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Neue Publikation veröffentlicht:

mercredi, 16. novembre 2022 um 15:14 Uhr

Effective – and tolerable: Acceptance and Side Effects of Intensified Exposure for Anxiety Disorders. Behavior Therapy.

Heinig, I., Knappe, S., Hoyer, J., Wittchen, H.-U., Richter, J., Arolt, V., Deckert, J., Domschke, K., Hamm, A. O., Kircher, T., Lueken, U., Margraf, J., Neudeck, P., Rief, W., Straube, B., Ströhle, A., Pauli, P., Pittig, A. (2022). Effective – and tolerable: Acceptance and Side Effects of Intensified Exposure for Anxiety Disorders. Behavior Therapy. https://doi.org/10.1016/j.beth.2022.11.001. IF: 4.796.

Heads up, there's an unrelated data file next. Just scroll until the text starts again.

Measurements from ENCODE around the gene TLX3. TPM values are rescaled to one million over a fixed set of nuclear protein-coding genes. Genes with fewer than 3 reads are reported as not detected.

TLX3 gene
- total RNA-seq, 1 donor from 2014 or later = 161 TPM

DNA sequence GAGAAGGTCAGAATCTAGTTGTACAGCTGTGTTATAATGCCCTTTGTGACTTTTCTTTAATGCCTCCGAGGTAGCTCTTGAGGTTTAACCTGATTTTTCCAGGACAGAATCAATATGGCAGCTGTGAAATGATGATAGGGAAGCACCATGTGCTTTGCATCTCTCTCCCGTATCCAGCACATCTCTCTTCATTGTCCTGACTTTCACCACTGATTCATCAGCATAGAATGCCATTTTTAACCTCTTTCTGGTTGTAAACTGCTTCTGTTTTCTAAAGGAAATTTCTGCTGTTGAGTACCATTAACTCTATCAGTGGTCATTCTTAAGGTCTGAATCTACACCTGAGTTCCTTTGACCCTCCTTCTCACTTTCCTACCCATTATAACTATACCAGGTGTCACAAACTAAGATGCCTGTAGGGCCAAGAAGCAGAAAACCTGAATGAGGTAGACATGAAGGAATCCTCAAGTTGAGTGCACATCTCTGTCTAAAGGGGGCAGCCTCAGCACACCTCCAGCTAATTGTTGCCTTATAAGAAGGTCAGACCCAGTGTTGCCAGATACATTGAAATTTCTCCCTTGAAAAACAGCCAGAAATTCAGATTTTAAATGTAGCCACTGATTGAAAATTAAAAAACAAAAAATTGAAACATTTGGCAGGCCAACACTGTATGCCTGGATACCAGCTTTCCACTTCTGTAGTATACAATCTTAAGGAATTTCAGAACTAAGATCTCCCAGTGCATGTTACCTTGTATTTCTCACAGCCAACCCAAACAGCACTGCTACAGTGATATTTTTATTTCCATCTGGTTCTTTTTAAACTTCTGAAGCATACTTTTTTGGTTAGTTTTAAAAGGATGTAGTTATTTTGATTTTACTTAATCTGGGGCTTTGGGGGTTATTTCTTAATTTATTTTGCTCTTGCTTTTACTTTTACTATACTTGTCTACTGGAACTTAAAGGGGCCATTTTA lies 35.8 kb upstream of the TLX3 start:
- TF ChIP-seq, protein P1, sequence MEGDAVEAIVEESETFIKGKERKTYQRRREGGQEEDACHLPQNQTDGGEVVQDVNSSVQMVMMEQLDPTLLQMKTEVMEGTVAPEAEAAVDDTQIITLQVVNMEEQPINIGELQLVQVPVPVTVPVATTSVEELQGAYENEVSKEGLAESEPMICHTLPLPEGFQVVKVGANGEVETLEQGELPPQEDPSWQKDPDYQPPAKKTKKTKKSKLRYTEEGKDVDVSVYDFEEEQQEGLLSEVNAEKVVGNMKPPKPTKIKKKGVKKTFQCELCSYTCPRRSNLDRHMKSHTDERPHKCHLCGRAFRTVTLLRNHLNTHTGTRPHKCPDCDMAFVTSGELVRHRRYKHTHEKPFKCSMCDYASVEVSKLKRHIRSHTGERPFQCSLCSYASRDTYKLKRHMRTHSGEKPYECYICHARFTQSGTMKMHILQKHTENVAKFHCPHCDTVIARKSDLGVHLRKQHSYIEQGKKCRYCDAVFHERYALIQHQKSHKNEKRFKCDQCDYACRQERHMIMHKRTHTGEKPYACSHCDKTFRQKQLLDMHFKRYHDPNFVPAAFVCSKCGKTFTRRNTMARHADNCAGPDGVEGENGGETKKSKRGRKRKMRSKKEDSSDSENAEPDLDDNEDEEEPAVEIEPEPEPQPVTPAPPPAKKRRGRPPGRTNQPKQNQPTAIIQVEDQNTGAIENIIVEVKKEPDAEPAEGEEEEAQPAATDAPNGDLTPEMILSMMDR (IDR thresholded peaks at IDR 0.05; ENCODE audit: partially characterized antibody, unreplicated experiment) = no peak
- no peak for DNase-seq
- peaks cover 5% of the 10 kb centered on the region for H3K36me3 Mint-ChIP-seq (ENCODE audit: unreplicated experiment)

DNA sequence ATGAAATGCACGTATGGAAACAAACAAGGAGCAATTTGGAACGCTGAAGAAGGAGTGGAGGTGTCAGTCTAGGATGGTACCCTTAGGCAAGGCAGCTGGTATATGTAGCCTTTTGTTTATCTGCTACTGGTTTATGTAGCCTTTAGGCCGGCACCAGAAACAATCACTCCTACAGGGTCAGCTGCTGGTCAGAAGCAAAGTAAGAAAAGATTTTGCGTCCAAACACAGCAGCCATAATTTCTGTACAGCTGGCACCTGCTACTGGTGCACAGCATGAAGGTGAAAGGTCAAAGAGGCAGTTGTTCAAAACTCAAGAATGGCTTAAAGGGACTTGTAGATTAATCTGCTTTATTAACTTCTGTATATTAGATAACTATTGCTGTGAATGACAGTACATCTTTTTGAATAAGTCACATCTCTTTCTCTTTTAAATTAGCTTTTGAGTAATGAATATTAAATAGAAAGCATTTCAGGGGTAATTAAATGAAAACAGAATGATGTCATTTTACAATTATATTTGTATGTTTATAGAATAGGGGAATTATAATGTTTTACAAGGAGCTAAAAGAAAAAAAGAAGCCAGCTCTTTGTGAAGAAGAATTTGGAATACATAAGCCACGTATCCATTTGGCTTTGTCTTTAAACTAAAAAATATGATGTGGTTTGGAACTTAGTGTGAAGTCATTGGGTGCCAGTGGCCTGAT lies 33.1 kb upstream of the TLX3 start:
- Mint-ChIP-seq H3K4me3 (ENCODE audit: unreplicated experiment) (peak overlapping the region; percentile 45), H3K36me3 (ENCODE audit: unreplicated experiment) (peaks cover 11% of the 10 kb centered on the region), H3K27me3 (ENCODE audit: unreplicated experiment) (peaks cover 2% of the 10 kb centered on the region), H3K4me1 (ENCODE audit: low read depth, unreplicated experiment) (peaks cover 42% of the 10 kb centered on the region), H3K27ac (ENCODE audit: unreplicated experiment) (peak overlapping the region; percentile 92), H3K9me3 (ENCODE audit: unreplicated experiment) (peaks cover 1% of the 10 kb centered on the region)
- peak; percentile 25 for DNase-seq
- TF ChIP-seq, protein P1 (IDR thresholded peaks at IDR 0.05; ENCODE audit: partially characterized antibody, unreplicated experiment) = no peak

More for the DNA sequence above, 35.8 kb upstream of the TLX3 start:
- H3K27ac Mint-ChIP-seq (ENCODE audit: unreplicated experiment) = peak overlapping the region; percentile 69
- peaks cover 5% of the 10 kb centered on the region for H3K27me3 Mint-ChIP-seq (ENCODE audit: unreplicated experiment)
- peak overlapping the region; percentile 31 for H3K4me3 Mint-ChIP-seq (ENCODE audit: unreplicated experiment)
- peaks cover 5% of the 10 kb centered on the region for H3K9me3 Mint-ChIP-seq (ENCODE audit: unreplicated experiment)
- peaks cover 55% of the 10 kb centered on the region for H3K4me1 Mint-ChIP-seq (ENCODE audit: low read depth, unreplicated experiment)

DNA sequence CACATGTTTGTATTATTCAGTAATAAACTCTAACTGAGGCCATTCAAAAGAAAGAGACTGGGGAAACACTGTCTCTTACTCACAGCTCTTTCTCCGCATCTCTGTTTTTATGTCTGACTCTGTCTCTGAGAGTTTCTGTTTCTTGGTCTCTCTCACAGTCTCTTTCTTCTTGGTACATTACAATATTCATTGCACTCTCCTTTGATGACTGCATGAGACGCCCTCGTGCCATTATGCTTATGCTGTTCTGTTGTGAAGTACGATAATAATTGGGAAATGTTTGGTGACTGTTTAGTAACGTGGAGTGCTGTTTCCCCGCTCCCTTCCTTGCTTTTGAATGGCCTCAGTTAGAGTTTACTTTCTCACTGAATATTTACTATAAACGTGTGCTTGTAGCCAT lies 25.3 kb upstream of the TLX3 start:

Despite striking empirical support, exposure-based treatments for anxiety disorders are underutilized. This is partially due to clinicians’ concerns that patients may reject exposure or experience severe side effects, particularly in intensive forms of exposure. We examined acceptance and side effects of two randomly assigned variants of prediction error-based exposure treatment differing in temporal density (1 vs. 3 sessions/week) in 681 patients with panic disorder, agoraphobia, social anxiety disorder, and multiple specific phobias. Treatment acceptance included treatment satisfaction and credibility, engagement (i.e., homework completion) and tolerability (i.e., side effects, dropout and perceived treatment burden). Side effects were measured with the Inventory for the Balanced Assessment of Negative Effects of Psychotherapy (INEP). We found treatment satisfaction, credibility, and engagement to be equally high in both variants of exposure-based treatment, despite higher treatment burden (β = 0.25) and stronger side effects (β = 0.15) in intensified treatment. 94.1% of patients reported positive effects in the INEP. 42.2% reported side effects, with treatment stigma (16.6%), low mood (14.8%) and the experience to depend on the therapist (10.9%) being the most frequently reported. The mean intensity of side effects was low. We conclude that prediction error-based exposure treatment is well accepted by patients with different anxiety disorders and that patients also tolerate temporally intensified treatment, despite higher perceived treatment burden and stronger side effects. Clinicians should be aware of the most frequent side effects to take appropriate countermeasures. In sum, temporal intensification appears to be an acceptable strategy to achieve faster symptom reduction, given patients’ well-informed consent.